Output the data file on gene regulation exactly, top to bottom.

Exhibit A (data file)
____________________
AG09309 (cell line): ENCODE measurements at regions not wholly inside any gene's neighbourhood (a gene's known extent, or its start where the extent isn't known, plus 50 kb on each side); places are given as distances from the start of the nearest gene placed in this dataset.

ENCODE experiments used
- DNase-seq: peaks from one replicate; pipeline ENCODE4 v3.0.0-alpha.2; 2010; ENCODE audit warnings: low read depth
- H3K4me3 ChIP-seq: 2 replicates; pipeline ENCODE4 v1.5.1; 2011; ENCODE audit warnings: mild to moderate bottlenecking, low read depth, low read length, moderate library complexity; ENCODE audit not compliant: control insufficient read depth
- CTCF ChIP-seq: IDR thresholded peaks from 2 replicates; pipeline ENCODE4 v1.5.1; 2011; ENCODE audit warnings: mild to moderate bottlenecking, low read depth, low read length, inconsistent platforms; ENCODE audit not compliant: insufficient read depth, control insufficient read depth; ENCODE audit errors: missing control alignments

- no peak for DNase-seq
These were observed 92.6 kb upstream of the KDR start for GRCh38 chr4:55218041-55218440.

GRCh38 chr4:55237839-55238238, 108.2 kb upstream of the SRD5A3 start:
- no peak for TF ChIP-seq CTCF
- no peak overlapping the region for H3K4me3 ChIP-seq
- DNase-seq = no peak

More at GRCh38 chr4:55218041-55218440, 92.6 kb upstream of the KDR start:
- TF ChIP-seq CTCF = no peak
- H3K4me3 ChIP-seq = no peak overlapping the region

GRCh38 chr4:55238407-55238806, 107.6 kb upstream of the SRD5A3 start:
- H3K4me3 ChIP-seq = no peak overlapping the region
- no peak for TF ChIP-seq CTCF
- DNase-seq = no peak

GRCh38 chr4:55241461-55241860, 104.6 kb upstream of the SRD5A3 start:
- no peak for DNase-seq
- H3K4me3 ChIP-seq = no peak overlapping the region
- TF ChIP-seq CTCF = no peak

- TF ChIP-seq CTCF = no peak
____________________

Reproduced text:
AG09309 (cell line): ENCODE measurements at regions not wholly inside any gene's neighbourhood (a gene's known extent, or its start where the extent isn't known, plus 50 kb on each side); places are given as distances from the start of the nearest gene placed in this dataset.

ENCODE experiments used
- DNase-seq: peaks from one replicate; pipeline ENCODE4 v3.0.0-alpha.2; 2010; ENCODE audit warnings: low read depth
- H3K4me3 ChIP-seq: 2 replicates; pipeline ENCODE4 v1.5.1; 2011; ENCODE audit warnings: mild to moderate bottlenecking, low read depth, low read length, moderate library complexity; ENCODE audit not compliant: control insufficient read depth
- CTCF ChIP-seq: IDR thresholded peaks from 2 replicates; pipeline ENCODE4 v1.5.1; 2011; ENCODE audit warnings: mild to moderate bottlenecking, low read depth, low read length, inconsistent platforms; ENCODE audit not compliant: insufficient read depth, control insufficient read depth; ENCODE audit errors: missing control alignments

- no peak for DNase-seq
These were observed 92.6 kb upstream of the KDR start for GRCh38 chr4:55218041-55218440.

GRCh38 chr4:55237839-55238238, 108.2 kb upstream of the SRD5A3 start:
- no peak for TF ChIP-seq CTCF
- no peak overlapping the region for H3K4me3 ChIP-seq
- DNase-seq = no peak

More at GRCh38 chr4:55218041-55218440, 92.6 kb upstream of the KDR start:
- TF ChIP-seq CTCF = no peak
- H3K4me3 ChIP-seq = no peak overlapping the region

GRCh38 chr4:55238407-55238806, 107.6 kb upstream of the SRD5A3 start:
- H3K4me3 ChIP-seq = no peak overlapping the region
- no peak for TF ChIP-seq CTCF
- DNase-seq = no peak

GRCh38 chr4:55241461-55241860, 104.6 kb upstream of the SRD5A3 start:
- no peak for DNase-seq
- H3K4me3 ChIP-seq = no peak overlapping the region
- TF ChIP-seq CTCF = no peak

- TF ChIP-seq CTCF = no peak